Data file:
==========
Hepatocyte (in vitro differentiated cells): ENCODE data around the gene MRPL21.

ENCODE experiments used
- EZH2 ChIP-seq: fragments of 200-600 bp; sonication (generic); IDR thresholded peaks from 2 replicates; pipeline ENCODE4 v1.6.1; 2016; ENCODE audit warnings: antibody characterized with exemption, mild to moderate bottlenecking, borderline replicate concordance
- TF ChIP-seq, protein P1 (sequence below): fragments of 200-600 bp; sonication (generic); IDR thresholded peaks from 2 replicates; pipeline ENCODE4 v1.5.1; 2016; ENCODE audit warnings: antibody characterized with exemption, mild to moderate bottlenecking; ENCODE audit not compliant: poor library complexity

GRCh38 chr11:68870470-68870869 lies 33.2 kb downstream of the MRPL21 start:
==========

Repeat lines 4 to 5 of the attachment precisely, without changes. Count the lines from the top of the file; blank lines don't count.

- TF ChIP-seq, protein P1 (sequence below): fragments of 200-600 bp; sonication (generic); IDR thresholded peaks from 2 replicates; pipeline ENCODE4 v1.5.1; 2016; ENCODE audit warnings: antibody characterized with exemption, mild to moderate bottlenecking; ENCODE audit not compliant: poor library complexity

GRCh38 chr11:68870470-68870869 lies 33.2 kb downstream of the MRPL21 start: